strategic management is required in the complexity and sophistication of business decision making. Managing various and multifaceted internal activities is only part of the modern executive’s responsibilities. Strategic management may be defined as the set of decisions and actions resulting in formulation and implementation of strategies designed to achieve the objectives of an organisation. It covers the following nine critical areas;

  •  Determining the mission of the company;
  • Developing a company profile that reflects internal conditions and capabilities;
  • Assessment of the company’s external environment
  • Analysis of various options in matching the company profile with external environment;
  • Identifying the desired option in light of the company mission;
  • Strategic choice of a particular set of long term objectives;
  • Development of annual objectives and short term strategies in tune with long term and grand strategies;
  • Implementing strategic choice decisions based on budgeted resources. and
  • Review and evaluation of the success of the strategic process to serve as a basis for control.

                                                                                                                          

Thus, strategic management involves the planning, directing, organising and controlling of the strategy related decisions and actions of the business.           

Strategic Decision

strategic decisions is the basic emphasis of strategic management. An operational decision is related with day-to-day operation of the organisation. Such decisions are taken at lower levels in the organisation.What is operational decision in one organisation may be a strategic decision in another organisation.Strategic decision can be defined as a major choice of actions concerning allocation of resources and contribution to the achievement of organisational objectives.

Characteristics:                                                                                            

Decision is a major one, which affects the whole or part;   Contributes directly towards the realisation of organisational objectives; Strategic decision may involve major departure from the earlier ones; Strategic decision is likely to include a wide range of available alternatives to cope up with environmental demands.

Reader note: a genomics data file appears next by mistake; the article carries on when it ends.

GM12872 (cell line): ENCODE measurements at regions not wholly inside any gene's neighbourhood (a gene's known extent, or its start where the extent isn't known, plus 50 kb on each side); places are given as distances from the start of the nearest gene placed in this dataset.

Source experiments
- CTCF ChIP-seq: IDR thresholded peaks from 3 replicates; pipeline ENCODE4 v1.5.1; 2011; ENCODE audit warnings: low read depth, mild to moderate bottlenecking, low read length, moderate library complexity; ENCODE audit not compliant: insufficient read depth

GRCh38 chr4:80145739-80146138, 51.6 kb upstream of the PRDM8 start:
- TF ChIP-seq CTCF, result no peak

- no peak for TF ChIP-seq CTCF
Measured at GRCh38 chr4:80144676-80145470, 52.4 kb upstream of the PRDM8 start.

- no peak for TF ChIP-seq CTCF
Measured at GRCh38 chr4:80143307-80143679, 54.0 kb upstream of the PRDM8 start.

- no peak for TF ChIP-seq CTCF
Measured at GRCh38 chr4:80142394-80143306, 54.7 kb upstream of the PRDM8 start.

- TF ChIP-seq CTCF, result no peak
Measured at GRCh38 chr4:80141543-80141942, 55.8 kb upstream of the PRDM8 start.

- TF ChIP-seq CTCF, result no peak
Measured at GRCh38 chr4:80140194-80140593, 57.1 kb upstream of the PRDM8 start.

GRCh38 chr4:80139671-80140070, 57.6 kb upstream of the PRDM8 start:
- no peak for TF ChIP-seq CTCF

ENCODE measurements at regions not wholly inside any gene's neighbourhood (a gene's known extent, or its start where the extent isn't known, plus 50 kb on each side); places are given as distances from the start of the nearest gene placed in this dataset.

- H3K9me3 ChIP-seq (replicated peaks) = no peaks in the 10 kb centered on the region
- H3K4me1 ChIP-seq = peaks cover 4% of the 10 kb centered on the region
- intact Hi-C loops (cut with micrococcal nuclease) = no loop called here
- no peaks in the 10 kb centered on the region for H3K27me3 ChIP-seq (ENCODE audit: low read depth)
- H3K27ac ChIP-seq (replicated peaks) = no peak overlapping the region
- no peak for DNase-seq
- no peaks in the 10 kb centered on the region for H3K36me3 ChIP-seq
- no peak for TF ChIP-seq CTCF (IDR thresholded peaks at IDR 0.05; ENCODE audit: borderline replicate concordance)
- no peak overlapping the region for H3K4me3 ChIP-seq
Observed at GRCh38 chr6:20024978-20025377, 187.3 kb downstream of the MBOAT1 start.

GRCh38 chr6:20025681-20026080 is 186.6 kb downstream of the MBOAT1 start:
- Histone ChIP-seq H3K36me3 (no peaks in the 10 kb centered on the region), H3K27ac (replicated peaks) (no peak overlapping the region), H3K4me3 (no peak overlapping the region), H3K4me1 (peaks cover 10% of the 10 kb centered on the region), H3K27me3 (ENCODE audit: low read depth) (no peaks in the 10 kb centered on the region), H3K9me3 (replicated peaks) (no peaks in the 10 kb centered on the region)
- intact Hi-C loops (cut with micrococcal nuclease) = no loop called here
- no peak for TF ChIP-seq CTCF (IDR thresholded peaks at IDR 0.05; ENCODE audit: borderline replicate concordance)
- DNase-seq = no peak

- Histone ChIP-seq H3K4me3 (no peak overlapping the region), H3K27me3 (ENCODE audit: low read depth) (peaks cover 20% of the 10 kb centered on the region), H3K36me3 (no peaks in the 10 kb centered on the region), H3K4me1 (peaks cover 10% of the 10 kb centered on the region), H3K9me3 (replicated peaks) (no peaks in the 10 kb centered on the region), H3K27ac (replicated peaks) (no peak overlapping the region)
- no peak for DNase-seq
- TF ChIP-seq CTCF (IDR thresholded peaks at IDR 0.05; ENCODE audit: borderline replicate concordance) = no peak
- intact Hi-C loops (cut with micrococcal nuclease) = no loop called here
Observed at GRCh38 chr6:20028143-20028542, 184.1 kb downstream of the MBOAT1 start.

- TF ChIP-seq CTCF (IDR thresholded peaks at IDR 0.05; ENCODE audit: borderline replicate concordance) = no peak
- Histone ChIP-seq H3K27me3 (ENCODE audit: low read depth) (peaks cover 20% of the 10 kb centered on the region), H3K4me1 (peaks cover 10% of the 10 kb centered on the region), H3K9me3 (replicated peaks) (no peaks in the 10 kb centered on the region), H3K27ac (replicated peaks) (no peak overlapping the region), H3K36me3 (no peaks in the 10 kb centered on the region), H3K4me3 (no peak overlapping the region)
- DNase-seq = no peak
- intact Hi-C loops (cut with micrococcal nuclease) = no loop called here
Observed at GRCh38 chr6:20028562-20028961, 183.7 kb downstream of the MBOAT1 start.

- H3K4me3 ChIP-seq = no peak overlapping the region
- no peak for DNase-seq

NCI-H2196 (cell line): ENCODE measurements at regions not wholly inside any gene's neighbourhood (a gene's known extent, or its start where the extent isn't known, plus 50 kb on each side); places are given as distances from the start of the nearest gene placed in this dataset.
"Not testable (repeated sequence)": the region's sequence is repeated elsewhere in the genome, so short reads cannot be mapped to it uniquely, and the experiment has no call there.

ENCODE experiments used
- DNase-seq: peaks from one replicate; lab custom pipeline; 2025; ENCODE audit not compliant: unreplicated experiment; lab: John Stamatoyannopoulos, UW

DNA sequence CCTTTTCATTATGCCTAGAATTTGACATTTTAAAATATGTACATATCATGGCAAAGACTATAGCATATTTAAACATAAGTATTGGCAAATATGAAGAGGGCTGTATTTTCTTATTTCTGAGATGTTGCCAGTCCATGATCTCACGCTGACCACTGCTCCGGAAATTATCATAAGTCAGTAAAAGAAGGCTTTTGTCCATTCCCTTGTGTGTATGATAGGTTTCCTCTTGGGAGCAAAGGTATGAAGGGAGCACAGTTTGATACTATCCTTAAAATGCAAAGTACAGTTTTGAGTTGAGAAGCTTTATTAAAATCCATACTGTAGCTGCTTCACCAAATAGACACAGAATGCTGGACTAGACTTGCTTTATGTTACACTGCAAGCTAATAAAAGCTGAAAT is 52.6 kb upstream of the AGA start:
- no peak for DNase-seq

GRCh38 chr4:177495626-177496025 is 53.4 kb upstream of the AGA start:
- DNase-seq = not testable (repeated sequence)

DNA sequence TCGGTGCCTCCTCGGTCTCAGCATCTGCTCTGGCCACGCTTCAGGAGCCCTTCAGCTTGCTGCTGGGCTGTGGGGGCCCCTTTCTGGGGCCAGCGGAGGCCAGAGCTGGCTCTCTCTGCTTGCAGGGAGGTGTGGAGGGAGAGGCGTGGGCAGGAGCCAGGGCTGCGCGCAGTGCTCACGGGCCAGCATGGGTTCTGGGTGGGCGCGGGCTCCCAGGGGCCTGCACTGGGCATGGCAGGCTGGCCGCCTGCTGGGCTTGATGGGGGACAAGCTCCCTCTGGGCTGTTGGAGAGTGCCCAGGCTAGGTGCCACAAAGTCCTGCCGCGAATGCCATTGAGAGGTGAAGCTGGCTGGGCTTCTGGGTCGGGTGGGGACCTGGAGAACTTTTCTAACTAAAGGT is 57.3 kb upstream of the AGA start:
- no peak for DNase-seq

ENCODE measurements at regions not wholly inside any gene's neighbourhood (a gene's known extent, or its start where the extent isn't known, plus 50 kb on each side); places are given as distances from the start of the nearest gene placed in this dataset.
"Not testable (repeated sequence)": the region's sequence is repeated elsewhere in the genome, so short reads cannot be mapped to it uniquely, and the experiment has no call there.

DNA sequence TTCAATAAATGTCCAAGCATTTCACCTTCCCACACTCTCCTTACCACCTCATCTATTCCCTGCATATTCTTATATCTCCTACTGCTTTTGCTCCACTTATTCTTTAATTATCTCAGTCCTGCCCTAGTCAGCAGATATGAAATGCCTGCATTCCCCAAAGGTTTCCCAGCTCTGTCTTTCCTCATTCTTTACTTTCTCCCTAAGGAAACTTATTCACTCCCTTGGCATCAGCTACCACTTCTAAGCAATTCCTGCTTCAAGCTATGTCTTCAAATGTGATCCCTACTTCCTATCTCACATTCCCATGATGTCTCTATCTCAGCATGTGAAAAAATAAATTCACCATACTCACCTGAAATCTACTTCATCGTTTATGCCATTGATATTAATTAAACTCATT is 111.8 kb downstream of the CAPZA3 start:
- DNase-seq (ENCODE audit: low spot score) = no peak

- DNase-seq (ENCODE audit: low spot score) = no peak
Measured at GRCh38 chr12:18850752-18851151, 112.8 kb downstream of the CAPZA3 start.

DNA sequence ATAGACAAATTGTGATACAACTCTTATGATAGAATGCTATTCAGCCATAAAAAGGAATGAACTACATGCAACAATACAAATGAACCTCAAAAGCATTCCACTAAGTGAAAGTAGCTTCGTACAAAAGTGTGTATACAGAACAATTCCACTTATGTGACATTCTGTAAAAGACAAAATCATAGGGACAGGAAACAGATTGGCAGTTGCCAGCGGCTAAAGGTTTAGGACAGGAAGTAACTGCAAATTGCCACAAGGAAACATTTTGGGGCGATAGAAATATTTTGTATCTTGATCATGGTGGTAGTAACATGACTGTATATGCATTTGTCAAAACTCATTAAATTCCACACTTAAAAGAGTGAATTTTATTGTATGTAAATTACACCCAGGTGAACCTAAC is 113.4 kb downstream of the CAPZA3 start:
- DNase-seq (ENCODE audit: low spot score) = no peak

Elements of Strategic Decision       

            Strategic decision is a major choice of actions concerning allocation of resources and contribution to the achievement of organisational objectives directly. The following are the elements of a strategic decision;

1. Result element:                                                                                                     

 Organisations are goal directed and any organisational process should be goal directed to meet the organisational objectives. The value of a decision and the associated action is related with which the goal is achieved. The result element of strategic decision is a specifically defined objective or statement of desired future accomplishment, which will contribute to the company’s overall purpose.

  The result element of strategic decision must specify what specific result is to be achieved. It is quite common to express the result in quantitative terms such as sales volume, market share, and profit margin, expense reduction etc. It can also be expressed in the form of technological leadership, market leadership, profitability, social contribution, employment, strengthening the economy etc.

2. Action Element

            A stated result or objective does not become useful until it is accompanied with an action programme. Strategic decisions are action oriented and directed towards the controlling aspects of the environment. The action element specifies what work must be done and how to get the results.

3. Commitment element

            A decision is not strategic unless it has been translated into a set of actions whereby the organization’s resources are committed for a particular course of action. Commitment of resources includes the allocation of resources on various actions and since these resources are utilized for the actions concerned, these can be back in the form of their result. Decisions regarding who will be taking action are an important aspect of commitment element of strategic decision. The commitment decision should also specify where and under what circumstance implementation is to be effected.

Timing element is the most important element of commitment principle and development and implementation of strategy.

 

Dimensions of strategic decisions.

The Strategic issues have been identified into six dimensions. Strategic issues require top management decisions- top management involvement is imperative. There is perspective for understanding and anticipating broad implications and ramifications at this level.